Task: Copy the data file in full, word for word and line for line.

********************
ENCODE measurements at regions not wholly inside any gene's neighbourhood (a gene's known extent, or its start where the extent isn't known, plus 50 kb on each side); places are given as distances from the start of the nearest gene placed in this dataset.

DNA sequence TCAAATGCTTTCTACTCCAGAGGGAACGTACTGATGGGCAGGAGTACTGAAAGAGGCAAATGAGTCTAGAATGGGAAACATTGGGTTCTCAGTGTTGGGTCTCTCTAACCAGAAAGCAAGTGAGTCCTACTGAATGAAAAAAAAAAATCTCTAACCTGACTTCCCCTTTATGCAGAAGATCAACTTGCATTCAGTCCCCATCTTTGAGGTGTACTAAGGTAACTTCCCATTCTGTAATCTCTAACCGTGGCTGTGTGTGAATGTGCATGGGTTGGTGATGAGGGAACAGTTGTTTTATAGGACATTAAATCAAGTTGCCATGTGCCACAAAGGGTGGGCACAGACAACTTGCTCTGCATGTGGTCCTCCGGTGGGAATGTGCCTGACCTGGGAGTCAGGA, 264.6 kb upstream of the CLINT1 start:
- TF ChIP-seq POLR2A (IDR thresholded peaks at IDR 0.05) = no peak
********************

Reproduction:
ENCODE measurements at regions not wholly inside any gene's neighbourhood (a gene's known extent, or its start where the extent isn't known, plus 50 kb on each side); places are given as distances from the start of the nearest gene placed in this dataset.

DNA sequence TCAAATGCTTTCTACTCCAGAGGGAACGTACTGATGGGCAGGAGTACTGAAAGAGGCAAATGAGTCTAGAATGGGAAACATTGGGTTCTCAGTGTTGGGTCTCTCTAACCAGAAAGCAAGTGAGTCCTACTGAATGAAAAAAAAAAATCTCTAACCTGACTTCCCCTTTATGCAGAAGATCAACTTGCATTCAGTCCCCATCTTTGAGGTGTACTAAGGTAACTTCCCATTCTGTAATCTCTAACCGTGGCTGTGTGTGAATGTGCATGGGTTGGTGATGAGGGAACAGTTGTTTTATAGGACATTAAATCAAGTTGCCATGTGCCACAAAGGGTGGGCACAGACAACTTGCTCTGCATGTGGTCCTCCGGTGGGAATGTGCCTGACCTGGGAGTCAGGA, 264.6 kb upstream of the CLINT1 start:
- TF ChIP-seq POLR2A (IDR thresholded peaks at IDR 0.05) = no peak